I did think about thalidomide, and it might work but it wouldn't be hereditary and there is an identical mutation anyway. I can see the argument for bears, but the advantage of dogs is that, having been bred for millenia, there are a lot of widespread genetic features. Bears which are obese, have very short legs or naked skin are likely to die before reproducing, but there are large populations of dogs with various features of this kind. Otters would otherwise be the obvious choice, but i've already been over the problem with that.
nineteenthly, Jan 12 2006
  

       This creature would be the canine equivalent of a Mermaid.   

       So maybe it should be known as a Merdogs and Merbitches?   

       Or named by breed, eg Merpoodle, Merdachsund, Merlabrador, Merpug, Merrotweiller, Mercollie, Merjackrussel etc.....
Minimal, Jan 12 2006
  

       You could reverse-breed a Dogfish back into a dog, but I think dogs smell bad enough already!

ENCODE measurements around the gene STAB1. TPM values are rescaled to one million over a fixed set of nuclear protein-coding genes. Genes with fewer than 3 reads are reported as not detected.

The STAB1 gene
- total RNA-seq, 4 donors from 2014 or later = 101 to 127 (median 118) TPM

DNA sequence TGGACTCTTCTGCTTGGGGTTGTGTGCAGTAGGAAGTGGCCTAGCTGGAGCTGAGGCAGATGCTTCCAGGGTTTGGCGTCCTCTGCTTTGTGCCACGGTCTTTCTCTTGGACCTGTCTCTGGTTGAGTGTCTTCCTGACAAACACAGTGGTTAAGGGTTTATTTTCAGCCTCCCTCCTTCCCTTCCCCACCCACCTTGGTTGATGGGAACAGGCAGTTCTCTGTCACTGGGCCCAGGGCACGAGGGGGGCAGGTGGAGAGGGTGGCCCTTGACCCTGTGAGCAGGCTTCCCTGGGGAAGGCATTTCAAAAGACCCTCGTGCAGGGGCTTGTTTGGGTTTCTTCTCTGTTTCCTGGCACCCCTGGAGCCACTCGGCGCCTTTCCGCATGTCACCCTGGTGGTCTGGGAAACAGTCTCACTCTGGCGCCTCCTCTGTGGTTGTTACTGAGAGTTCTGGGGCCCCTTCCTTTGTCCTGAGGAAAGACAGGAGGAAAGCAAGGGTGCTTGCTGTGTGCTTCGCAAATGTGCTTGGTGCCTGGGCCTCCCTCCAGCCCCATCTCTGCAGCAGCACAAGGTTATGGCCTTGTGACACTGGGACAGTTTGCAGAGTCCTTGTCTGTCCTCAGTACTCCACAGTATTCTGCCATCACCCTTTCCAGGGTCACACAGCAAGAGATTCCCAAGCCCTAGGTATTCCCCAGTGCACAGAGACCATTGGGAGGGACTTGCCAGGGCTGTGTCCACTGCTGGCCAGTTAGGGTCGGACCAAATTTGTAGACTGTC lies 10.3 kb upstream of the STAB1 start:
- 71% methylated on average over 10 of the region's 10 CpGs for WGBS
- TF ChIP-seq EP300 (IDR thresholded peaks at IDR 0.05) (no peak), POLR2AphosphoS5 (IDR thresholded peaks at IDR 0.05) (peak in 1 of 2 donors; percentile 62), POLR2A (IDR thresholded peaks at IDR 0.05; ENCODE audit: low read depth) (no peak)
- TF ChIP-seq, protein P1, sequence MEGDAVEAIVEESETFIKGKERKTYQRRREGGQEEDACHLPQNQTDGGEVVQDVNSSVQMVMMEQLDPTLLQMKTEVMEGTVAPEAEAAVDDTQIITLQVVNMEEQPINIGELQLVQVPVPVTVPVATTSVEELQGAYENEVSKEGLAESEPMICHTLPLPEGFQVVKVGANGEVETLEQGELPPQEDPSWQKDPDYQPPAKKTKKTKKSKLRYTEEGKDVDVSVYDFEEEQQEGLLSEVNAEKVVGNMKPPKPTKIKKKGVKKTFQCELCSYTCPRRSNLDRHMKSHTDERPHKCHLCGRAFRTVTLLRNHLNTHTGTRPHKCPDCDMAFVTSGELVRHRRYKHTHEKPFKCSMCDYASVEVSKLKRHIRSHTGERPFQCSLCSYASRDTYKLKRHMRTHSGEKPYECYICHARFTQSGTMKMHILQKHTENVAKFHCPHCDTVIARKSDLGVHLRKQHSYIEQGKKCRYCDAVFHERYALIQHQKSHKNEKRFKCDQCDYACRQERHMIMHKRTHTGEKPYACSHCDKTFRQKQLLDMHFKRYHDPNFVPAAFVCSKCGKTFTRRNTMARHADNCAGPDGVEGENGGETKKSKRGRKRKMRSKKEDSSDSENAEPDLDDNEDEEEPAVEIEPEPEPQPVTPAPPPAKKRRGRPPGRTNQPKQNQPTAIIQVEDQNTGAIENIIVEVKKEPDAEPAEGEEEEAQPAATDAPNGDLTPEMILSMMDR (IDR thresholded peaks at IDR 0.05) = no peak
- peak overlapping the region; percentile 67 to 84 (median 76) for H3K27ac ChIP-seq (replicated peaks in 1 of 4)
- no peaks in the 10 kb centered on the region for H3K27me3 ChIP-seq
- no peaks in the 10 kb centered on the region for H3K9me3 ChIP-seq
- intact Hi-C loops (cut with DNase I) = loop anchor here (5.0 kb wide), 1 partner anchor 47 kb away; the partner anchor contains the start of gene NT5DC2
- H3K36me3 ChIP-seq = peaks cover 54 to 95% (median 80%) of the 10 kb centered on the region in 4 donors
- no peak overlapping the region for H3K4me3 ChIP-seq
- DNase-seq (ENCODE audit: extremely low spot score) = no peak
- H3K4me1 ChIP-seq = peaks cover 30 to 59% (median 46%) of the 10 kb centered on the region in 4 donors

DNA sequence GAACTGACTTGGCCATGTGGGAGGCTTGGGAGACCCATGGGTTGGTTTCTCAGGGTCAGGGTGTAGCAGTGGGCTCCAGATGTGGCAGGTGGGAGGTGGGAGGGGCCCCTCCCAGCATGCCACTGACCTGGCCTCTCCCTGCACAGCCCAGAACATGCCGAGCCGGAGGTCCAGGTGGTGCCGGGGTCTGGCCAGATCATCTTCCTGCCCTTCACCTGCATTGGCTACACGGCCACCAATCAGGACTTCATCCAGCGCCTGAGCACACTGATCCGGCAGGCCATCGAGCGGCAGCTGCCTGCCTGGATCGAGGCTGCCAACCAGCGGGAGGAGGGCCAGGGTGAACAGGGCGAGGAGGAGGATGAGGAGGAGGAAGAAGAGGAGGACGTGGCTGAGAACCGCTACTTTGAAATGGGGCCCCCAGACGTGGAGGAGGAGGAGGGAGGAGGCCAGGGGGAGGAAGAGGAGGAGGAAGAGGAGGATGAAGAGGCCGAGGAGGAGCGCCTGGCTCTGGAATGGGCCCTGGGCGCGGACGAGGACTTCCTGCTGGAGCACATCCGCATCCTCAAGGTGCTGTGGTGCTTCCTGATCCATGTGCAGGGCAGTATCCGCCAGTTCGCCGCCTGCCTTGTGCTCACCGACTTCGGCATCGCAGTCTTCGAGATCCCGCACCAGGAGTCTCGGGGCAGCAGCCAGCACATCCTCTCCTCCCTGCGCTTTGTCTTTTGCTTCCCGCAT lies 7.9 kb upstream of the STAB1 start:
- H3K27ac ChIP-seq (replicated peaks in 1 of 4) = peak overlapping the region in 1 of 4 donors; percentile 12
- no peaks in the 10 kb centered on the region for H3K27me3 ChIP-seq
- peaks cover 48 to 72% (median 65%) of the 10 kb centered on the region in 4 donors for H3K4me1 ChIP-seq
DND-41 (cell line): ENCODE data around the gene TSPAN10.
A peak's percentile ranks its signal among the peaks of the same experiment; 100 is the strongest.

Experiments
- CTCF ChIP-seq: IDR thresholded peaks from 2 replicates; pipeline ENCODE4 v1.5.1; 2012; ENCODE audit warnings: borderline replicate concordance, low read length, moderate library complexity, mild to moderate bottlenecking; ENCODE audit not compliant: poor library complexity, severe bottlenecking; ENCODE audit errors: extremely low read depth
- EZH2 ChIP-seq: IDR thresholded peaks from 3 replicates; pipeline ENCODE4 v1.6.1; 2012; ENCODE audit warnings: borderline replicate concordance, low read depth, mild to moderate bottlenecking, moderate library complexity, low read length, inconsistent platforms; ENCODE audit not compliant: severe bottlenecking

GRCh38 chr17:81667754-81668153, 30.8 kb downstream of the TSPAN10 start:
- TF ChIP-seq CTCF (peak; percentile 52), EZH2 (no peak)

Minimal, Jan 12 2006
  

       [Minimal], i think "merdog" is good. However, i think of it as a particular breed, namely a cross between a dachshund and probably a xolo, but which also has obesity genes.
I think if it was a xolo-dachshund cross, it might have to wear a canine wetsuit to stay warm enough unless it was exclusively tropical.
nineteenthly, Jan 12 2006
  

       Polar bears are already well equipped for swimming, eating fish, etc. Also, they are losing out on their natural habitat. Perhaps you could just introduce them to England, with occasional shaves to keep them from overheating until a hairless variety is developed.   

       I forsee no possible problem with this idea.
ye_river_xiv, Mar 31 2011
  

       I don't think they'd need a shave because it seems they can adjust fairly well, physically, to living in British zoos, though psychologically of course it completely screws them up. The problem would be camouflage because it tends not to snow enough at sea level and the sea freezes over too rarely. I wonder if there's a way to breed wine-dark polar bears.   

       They would of course need a whole shitload of meaty wildlife to support them. Maybe a few seal dogs would help.
nineteenthly, Mar 31 2011
  

       //a whole shitload of meaty wildlife// This is a colourful way to describe the middle classes!
pocmloc, Mar 31 2011
  

       In that case they'd be best in urban areas.
nineteenthly, Mar 31 2011
  

       Your right. I don't like it.
pashute, Mar 31 2011